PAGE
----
“We want a really good garden, but the main goal is to grow for people in healthy and sustainable ways,” said Kane Street Community Garden Representative Aaron Stankewitz (he/him). “Almost everything we take out, we put back in. If we ever have things that are going bad, we compost it in the garden, so that becomes our soil. Everything is a continual cycle. No waste, that’s the main goal.”

Volunteers are always welcome at the Kane Street Community Garden, but anyone can come pick up food, regardless of whether or not they volunteer their time. The produce is distributed right after it is harvested and can be picked up on Mondays and Thursdays at 4:30 P.M. and Saturdays at 11:30 A.M.

Drift Cycle also had a booth at Earthapalooza. They are a nonprofit bike share service in La Crosse, and they advocate for the use of bikes as a sustainable mode of transportation.

“I’m really proud to be a part of Drift Cycle because last year our users biked so much that we prevented 12,000 pounds of carbon emissions,” said Drift Cycle Marketing and Event Planning Intern Katie Maliszewski (she/her). “We’re trying to promote sustainable transportation, so basically just driving less and biking more.”

There are 15 Drift Cycle stations in the area, including two on the UWL campus. Students can ride for half price.

Earthapalooza also featured booths where students could repot succulents, plant seeds, and even try some homemade pickles.

“I think the pickling booth was really good,” said UWL Student Logan McCoi (he/him). “They had a lot of great information about ways to save your food and play a part in living a sustainable lifestyle through eating.”

Another favorite stop was student artist Heather McKiernan (she/her). McKiernan was selling hats and prints of her work she created while abroad over the summer.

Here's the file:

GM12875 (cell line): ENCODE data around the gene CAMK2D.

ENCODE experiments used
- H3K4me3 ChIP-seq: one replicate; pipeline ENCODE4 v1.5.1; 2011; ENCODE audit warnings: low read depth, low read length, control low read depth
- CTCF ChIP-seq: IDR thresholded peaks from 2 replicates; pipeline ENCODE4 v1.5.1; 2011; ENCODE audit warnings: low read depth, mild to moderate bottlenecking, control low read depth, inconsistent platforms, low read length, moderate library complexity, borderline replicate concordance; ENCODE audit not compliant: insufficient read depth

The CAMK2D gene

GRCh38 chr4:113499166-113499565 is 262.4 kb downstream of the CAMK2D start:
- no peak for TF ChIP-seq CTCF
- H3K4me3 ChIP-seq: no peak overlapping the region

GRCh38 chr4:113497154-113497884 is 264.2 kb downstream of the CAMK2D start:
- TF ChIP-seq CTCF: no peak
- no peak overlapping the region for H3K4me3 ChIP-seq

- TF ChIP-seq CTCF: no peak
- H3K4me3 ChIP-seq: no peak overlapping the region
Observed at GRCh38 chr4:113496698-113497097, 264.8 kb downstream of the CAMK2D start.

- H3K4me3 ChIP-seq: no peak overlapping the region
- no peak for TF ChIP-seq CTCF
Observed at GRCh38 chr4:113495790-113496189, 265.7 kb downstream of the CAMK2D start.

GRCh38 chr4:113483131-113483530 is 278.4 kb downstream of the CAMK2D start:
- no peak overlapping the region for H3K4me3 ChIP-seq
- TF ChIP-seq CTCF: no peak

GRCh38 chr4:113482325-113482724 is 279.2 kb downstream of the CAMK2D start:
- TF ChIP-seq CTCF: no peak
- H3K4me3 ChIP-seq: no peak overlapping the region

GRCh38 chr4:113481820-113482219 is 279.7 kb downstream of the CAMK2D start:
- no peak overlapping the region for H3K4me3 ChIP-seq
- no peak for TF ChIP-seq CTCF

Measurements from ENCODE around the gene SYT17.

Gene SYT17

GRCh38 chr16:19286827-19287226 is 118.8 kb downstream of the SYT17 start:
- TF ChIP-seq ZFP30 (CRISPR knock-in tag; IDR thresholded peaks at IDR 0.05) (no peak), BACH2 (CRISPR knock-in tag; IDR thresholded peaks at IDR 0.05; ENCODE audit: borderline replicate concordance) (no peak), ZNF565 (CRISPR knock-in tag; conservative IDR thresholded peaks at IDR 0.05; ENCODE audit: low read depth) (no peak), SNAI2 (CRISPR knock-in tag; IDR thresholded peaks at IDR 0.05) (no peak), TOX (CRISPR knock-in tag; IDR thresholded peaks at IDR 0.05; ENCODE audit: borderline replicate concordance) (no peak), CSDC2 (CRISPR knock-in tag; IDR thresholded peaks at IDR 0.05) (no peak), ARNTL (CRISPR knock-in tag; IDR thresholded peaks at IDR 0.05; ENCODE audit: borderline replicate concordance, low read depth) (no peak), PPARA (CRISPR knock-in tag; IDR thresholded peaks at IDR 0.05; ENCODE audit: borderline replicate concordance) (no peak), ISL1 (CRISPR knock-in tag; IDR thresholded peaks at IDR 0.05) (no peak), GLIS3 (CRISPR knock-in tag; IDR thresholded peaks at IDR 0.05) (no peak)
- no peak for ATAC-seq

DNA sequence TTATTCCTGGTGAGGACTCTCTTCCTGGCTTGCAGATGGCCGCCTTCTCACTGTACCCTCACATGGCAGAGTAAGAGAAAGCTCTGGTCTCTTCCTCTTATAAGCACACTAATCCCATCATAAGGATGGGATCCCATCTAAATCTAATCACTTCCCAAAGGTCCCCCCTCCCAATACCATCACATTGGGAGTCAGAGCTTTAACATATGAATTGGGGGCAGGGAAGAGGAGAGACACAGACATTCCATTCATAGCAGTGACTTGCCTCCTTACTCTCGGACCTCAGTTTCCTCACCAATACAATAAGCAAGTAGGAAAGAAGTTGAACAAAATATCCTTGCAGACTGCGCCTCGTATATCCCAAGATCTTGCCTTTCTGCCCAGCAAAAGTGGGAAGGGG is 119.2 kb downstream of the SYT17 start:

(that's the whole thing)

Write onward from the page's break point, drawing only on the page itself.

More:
“I didn’t have any paints at all, so I took flower petals and rubbed them on the page to get some pigment, and then I would draw over them,” said McKiernan.

This resulted in pages of her journal being covered in artwork, which she then converted into prints to sell.

“I think Heather’s pictures and drawings were really cool,” said UWL Student Sarah Dollack (she/her). “They’re just fun to look at, and she’s so talented.”

McKiernan also does film photography and uses her photos in scrapbooks and collages. Her collages include reused materials such as magazines from antique stores or gift wrap that she receives, blending art and sustainability.

“It [Sustainability] is about using what you have to the fullest,” said McKiernan.

In some cases, sustainability can be a heavy topic to discuss, but Earthapalooza brought fun and positivity into the concept.

“We really need these positive experiences surrounding sustainability because it can be a very difficult thing to feel like we’re making progress towards,” said Lopez Johnson. “Making it more fun and exciting to people and making it something that they feel they can be a part of is really important. It’s a beautiful thing to help collaborate for the goal of working towards a healthy Earth.”

Leave a Comment
More to Discover
About the Contributor
Trinity Rietmann
Trinity Rietmann, Photojournalist
  • Year at UWL: Junior
  • PGPs: she/her/hers
  • Hometown: Baraboo
  • Major: Art Education
  • Minor: Photography and Recreation Management
  • Other Campus Involvement: Women's Rugby Team
  • Future Plans after Graduation: Become an art teacher
  • Favorite activity in La Crosse: Hiking at the Bluffs
Donate to The Racquet Press

Comments (0)

All The Racquet Press Picks Reader Picks Sort: Newest

Your email address will not be published. Required fields are marked *